In these schools, children are cut off from their homes, family, language and culture, and are often abused emotionally, physically or sexually. Just in the Indian state of Maharashtra, for example, almost 1,500 tribal children died in residential schools between 2001-2016, including over 30 suicides.

Factory Schools teach children that the beliefs and knowledge of their own people are “backwards,” inferior, or wrong.

Millions of tribal children are forbidden or discouraged from speaking their mother tongue at school. This threatens the survival of indigenous languages. The fundamental cause of language extinction is when children no longer speak the language of their parents. This is a disaster, because indigenous languages are fundamental to understanding the world we live in, who we really are and what humans are capable of.

In this International Year of Indigenous Languages, Survival is exposing Factory Schools as one of the biggest threats to endangered languages.

Turning “liabilities” into “assets”

Factory Schools exist to turn tribal and indigenous children – who have their own language and culture – into compliant workers-of-the-future. In the words of the world’s largest Factory School: “We turn tax consumers into tax payers, liabilities into assets.”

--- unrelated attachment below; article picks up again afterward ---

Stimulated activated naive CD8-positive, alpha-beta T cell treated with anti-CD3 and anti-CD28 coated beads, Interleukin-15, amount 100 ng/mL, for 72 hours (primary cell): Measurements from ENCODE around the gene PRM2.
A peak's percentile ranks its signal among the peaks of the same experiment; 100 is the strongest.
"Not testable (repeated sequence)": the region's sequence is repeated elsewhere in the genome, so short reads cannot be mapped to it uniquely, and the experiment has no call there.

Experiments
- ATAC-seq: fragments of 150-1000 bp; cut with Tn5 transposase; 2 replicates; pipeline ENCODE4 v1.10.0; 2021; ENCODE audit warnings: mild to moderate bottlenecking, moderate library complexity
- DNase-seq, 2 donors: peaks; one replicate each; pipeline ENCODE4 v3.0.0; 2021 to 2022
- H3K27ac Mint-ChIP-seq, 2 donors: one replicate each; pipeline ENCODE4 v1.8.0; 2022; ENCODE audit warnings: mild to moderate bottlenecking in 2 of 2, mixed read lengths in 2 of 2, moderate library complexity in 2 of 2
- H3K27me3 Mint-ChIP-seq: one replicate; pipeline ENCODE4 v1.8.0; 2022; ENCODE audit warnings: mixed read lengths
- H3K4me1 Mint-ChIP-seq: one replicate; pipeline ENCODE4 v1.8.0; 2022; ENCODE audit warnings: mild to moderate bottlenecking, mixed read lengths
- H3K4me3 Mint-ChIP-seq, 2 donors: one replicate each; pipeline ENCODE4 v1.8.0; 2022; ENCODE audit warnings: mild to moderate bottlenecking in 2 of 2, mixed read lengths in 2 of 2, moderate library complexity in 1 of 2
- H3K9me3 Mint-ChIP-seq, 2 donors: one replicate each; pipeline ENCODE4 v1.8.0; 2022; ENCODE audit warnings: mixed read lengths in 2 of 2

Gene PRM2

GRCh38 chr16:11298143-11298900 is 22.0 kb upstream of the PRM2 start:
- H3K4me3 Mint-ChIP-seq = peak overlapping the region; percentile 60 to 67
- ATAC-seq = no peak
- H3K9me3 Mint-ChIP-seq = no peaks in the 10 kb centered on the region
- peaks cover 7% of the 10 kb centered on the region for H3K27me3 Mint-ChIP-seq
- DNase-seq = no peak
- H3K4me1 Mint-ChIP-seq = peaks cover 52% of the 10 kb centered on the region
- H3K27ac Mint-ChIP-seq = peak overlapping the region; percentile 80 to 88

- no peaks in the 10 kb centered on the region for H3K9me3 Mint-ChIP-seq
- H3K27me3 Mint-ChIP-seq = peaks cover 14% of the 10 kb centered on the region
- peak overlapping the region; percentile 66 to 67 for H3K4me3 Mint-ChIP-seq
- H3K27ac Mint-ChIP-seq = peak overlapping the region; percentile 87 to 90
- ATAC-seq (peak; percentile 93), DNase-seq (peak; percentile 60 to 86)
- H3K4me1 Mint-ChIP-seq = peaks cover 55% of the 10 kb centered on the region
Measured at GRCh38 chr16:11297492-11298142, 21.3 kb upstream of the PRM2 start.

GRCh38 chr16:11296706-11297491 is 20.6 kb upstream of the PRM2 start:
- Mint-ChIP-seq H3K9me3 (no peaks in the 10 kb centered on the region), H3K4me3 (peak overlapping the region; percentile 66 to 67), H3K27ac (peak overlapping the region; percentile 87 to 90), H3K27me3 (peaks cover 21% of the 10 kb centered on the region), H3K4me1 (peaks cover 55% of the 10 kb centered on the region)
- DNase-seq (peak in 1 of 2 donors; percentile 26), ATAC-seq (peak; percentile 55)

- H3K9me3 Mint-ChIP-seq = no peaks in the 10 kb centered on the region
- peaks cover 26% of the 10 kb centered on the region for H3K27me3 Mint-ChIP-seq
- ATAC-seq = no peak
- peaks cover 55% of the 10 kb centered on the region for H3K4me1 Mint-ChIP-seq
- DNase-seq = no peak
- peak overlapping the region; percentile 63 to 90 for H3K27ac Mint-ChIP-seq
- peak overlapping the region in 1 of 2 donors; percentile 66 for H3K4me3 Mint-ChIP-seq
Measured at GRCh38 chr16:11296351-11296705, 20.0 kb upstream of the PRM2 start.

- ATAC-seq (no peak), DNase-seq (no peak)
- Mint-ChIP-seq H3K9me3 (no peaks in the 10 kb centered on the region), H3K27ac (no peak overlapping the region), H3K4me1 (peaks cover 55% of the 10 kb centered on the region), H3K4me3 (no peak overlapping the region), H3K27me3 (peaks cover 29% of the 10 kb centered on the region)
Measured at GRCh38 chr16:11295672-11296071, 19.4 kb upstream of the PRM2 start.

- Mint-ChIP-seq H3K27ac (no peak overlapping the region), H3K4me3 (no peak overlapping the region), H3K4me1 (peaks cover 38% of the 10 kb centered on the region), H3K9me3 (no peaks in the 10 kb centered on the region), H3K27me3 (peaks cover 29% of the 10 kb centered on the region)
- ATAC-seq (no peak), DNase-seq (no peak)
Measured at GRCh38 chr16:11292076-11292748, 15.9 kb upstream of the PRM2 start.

Tribal children assemble at Kalinga Institute of Social Sciences (KISS)

Tribal children assemble at Kalinga Institute of Social Sciences (KISS)

Big corporations and extractive industries often sponsor Factory Schools. These companies want to profit from indigenous land, labor and resources, and Factory Schools are a cheap means to secure this in the long term.

Extractive industries in India and Mexico support schools which teach children to embrace mining, and to reject the connection their people have to their lands as “primitive.”

States use schooling as a means of inculcating patriotism and quashing independence movements, such as in West Papua, where the Indonesian government is attempting to “Indonesianize” indigenous Papuans, and violently represses dissent.

Papuan boys who have been taken to an Islamic boarding school in Jakarta.

Papuan boys who have been taken to an Islamic boarding school in Jakarta.